Fairfax County, officially the County of Fairfax, is a county in the U.S. state of Virginia. As of the 2010 census, the population was 1,081,726, in 2013, the population was estimated to be 1,116,897, making it the most populous jurisdiction in the Commonwealth of Virginia, with 13.6% of Virginia's population. The county is also the most populous jurisdiction in the Washington Metropolitan Area, with 19.8% of the MSA population, as well as the larger Baltimore–Washington Metropolitan Area, with 13.1% of the CSA population. The county seat is Fairfax.
Fairfax was the first county in the United States to reach a six-figure median household income and has the second-highest median household income of any local jurisdiction in the United States after neighbor Loudoun County.
The county is home to the headquarters of intelligence agencies such as the Central Intelligence Agency, National Geospatial-Intelligence Agency, and National Reconnaissance Office, as well as the National Counterterrorism Center and Office of the Director of National Intelligence. The county is also home to ten Fortune 500 companies, including three with Falls Church addresses.
At the time of European encounter, the inhabitants of the area that became Fairfax County were an Algonquian-speaking sub-group called the Tauxenent, also known as the Doeg or Dogue. Their villages, as recorded by Captain John Smith in 1608, included Namassingakent and Nemaroughquand on the south bank of the Potomac River in what is now Fairfax County. The Doeg were driven out of this area and into Maryland, by Virginian colonists from the Northern Neck region, by 1670.
Fairfax County was formed in 1742 from the northern part of Prince William County. It was named for Thomas Fairfax, 6th Lord Fairfax of Cameron (1693–1781), proprietor of the Northern Neck. The Fairfax family name is derived from the Old English phrase for "blond hair" - Faeger-feahs.
The oldest settlements in Fairfax County were located along the Potomac River. George Washington settled in Fairfax County and built his home, Mount Vernon, facing the river. Gunston Hall, the home of George Mason is located nearby. Modern Fort Belvoir is partly located on the estate of Belvoir Manor, built along the Potomac by William Fairfax in 1741. Thomas Fairfax, 6th Lord Fairfax of Cameron, the only member of the British nobility ever to reside in the colonies, lived at Belvoir before he moved to the Shenandoah Valley. The Belvoir mansion and several of its outbuildings were destroyed by fire immediately after the Revolutionary War in 1783, and George Washington noted the plantation complex gradually deteriorated into ruins.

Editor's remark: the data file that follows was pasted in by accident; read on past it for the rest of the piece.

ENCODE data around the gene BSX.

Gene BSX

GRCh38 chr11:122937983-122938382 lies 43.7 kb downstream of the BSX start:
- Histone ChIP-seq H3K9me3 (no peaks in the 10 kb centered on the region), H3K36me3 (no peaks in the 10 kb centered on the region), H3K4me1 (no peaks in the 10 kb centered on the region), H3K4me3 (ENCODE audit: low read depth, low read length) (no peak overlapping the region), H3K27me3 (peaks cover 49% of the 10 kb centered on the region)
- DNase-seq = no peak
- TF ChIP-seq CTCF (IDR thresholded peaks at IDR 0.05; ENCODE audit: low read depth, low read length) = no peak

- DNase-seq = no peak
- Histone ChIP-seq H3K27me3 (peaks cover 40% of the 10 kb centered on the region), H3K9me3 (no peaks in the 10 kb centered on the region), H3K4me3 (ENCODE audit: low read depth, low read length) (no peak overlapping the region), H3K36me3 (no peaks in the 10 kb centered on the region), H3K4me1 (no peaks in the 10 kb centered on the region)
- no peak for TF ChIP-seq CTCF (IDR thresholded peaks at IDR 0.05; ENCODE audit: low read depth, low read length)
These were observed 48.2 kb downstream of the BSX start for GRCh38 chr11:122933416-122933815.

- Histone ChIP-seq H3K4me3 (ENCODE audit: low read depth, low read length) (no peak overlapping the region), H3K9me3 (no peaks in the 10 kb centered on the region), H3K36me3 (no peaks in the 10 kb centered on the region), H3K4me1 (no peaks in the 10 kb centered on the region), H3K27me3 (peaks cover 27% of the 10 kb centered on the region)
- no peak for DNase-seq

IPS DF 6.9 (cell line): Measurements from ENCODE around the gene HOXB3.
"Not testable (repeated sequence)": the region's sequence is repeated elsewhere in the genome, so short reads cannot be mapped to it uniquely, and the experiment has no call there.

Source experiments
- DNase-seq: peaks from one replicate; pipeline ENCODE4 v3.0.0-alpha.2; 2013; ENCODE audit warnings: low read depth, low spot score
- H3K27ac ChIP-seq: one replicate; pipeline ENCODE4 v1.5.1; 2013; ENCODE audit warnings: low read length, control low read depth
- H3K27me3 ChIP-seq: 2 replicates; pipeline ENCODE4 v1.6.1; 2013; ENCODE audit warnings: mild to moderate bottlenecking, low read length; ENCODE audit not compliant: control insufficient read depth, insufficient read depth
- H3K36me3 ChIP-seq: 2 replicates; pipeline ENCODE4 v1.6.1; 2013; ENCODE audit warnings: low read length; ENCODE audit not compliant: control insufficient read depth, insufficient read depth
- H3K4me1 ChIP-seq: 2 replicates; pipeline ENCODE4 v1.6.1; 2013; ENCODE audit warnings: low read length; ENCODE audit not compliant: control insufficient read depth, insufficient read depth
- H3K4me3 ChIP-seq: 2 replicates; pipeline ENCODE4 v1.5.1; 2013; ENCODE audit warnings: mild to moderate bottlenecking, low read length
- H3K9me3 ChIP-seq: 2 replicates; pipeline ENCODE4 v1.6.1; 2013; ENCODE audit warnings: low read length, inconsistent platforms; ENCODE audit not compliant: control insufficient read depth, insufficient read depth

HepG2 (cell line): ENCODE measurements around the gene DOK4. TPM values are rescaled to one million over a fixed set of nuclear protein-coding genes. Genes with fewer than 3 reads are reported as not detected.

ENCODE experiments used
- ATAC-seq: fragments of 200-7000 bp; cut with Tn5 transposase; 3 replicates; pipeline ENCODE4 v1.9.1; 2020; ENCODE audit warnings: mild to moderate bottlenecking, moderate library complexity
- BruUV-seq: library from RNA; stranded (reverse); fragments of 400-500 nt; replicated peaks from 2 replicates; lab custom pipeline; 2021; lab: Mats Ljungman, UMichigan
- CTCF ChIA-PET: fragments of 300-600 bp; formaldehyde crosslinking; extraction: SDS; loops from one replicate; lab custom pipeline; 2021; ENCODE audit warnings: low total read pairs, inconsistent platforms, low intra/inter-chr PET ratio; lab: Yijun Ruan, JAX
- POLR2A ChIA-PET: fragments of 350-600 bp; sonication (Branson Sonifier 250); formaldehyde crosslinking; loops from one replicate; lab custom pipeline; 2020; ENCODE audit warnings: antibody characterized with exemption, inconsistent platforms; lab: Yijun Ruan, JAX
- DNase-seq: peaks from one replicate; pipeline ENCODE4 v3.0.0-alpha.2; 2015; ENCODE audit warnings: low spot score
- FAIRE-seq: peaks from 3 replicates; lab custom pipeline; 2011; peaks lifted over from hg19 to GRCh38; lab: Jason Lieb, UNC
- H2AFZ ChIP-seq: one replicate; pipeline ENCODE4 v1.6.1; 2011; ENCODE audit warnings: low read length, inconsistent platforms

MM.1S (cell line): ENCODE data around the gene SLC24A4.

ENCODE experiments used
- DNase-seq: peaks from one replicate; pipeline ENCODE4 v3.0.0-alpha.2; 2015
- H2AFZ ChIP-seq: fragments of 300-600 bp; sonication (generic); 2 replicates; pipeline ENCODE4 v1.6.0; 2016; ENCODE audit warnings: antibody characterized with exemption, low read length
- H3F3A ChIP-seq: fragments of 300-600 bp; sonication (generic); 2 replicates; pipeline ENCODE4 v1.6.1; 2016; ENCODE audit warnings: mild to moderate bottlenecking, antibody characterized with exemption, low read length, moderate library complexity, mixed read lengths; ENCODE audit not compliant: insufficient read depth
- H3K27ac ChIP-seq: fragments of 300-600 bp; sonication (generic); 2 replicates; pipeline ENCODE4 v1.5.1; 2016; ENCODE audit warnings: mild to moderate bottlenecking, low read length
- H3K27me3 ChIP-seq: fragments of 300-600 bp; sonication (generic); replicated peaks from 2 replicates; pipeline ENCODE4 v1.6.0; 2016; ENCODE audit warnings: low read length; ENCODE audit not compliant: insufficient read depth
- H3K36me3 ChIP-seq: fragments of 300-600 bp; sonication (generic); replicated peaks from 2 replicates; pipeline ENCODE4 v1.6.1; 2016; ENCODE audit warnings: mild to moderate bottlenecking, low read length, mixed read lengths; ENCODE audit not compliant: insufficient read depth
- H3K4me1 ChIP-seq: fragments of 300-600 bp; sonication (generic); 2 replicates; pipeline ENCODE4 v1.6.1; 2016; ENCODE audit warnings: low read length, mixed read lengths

In 1757, the northwestern two-thirds of Fairfax County became Loudoun County. In 1789, part of Fairfax County was ceded to the federal government to form Alexandria County of the District of Columbia. Alexandria County was returned to Virginia in 1846, reduced in size by the secession of the independent city of Alexandria in 1870, and renamed Arlington County in 1920. The Fairfax County town of Falls Church became an independent city in 1948. The Fairfax County town of Fairfax became an independent city in 1961.
Located near Washington, D.C., Fairfax County was an important region in the Civil War. The Battle of Chantilly or Ox Hill, during the same campaign as the second Battle of Bull Run, was fought within the county; Bull Run is the border between Fairfax and Prince William Counties. Other areas of activity included Minor's Hill, Munson's Hill, and Upton's Hill, on the eastern border of the county, overlooking Washington, D.C.
The growth of the federal government in the years during and after World War II spurred rapid growth in the county. As a result, the once rural county began to become increasingly suburban. Other large businesses continued to settle in Fairfax County and the opening of Tysons Corner Center spurred the rise of Tysons Corner itself. The technology boom and a steady government-driven economy also created rapid growth and an increasingly growing and diverse population. The economy has also made Fairfax County one of the wealthiest counties in the nation.
Note: 1960 corrected population 262,482 (including Falls Church city, 272,674). See also notes C1, C12, and C13.